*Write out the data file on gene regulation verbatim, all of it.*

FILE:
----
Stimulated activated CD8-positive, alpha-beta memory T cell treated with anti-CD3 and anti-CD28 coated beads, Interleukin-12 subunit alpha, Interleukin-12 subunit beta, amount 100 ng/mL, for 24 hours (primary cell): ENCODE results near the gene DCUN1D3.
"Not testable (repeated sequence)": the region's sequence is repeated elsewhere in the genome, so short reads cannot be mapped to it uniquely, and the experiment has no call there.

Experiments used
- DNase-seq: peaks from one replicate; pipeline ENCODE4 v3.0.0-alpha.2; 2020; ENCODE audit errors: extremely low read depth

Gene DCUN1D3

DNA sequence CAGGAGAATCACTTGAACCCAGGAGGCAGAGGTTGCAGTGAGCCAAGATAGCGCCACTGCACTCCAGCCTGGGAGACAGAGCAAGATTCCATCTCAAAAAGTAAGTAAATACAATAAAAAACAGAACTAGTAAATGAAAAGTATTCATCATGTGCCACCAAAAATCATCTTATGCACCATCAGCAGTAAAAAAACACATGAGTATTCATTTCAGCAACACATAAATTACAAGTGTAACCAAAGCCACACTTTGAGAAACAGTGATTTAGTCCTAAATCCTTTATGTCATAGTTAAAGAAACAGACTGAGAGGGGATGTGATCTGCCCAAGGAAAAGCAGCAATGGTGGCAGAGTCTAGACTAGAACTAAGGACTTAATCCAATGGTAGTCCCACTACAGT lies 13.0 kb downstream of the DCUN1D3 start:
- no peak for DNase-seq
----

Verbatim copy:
Stimulated activated CD8-positive, alpha-beta memory T cell treated with anti-CD3 and anti-CD28 coated beads, Interleukin-12 subunit alpha, Interleukin-12 subunit beta, amount 100 ng/mL, for 24 hours (primary cell): ENCODE results near the gene DCUN1D3.
"Not testable (repeated sequence)": the region's sequence is repeated elsewhere in the genome, so short reads cannot be mapped to it uniquely, and the experiment has no call there.

Experiments used
- DNase-seq: peaks from one replicate; pipeline ENCODE4 v3.0.0-alpha.2; 2020; ENCODE audit errors: extremely low read depth

Gene DCUN1D3

DNA sequence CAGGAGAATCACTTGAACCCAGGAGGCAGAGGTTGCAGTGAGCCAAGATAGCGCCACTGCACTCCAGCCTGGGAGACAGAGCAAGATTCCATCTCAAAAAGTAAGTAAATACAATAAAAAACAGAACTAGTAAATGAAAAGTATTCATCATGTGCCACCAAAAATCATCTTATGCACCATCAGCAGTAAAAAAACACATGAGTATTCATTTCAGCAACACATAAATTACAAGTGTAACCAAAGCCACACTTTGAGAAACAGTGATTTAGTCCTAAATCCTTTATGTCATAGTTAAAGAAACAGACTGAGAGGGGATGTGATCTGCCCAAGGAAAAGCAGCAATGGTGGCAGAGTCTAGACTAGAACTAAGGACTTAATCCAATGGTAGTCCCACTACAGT lies 13.0 kb downstream of the DCUN1D3 start:
- no peak for DNase-seq